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Familiar voices

We all know that fingerprints have unique patterns for each person, which is why people are required to supply an impression of their fingerprints when getting certified for various positions. I had to be “fingerprinted” when I got my CPA license, and those prints had to go to both the Department of Justice and the FBI. Very often suspects of criminal activities have to supply their fingerprints so they may either be accused or exonerated from the crime.

It’s amazing to think that every individual in the world, over all the existing centuries, has fingerprints that are not like anyone else’s. Even each finger on each hand has unique fingerprints.

It is also amazing to me how many different faces there are in this world, and that no two faces look exactly alike, except in the case of identical twins. (And, as a matter of fact, even identical twins do not have identical fingerprints.) Noses can look similar, and lips can look almost alike, and eyes can look similar, but when you put all the features together, all faces are different.

Voices are also different for each individual. There are studies on voice patterns, and because of the sizes and shapes of each person’s body and vocal cords, each person’s voice is unique.

When you hear the voice of someone you know, you can usually recognize it, even if you haven’t seen the face. This, too, is absolutely amazing. The voices of some of the folks I have known continue to resonate in my head. I can remember the voice of my mother, of my best friend, and my seventh-grade teacher. Even though it has been many years since I have heard some of the voices of my past, I still remember how most of those voices sounded.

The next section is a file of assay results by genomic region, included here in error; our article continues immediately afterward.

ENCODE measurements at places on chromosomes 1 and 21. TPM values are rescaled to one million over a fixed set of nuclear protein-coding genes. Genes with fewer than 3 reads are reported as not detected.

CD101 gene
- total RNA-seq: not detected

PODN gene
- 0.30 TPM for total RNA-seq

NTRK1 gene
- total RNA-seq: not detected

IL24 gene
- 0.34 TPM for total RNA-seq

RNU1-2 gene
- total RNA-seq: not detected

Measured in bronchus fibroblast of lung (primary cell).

Think of these. Ronald Reagan. Barak Obama. Jimmy Durante. Judy Garland. Do you remember Johnny Carson’s voice? How about Kermit the Frog or Bart Simpson? If you were a contestant on a quiz show, you would probably be able to identify the voice of James Earl Jones, or Oprah Winfrey.

Some famous voices are not so easy to identify, probably because they don’t seem as distinctive as some of the ones I have just mentioned. However, if a person was important in your life for one reason or another, the voice will usually stay in your mind, and help you to remember the loved one in an endearing way.

My Dad recently passed away, and as I remember him, I have his voice in my mind. This is the conversation I hear in my head, and the greeting I remember when I would give him a call.

“Hi, Daddy.”

And he would say, “Hello, Teau!” This is a nickname he called me, a morphed version of “Total,” which was a shortened version of “Total Sweetness.”

I will always remember his voice. I love him very much.

— My love to all,


• • •

The gatekeeper opens the gate for him, and the sheep listen to his voice. He calls his own sheep by name and leads them out.

— John 10:3



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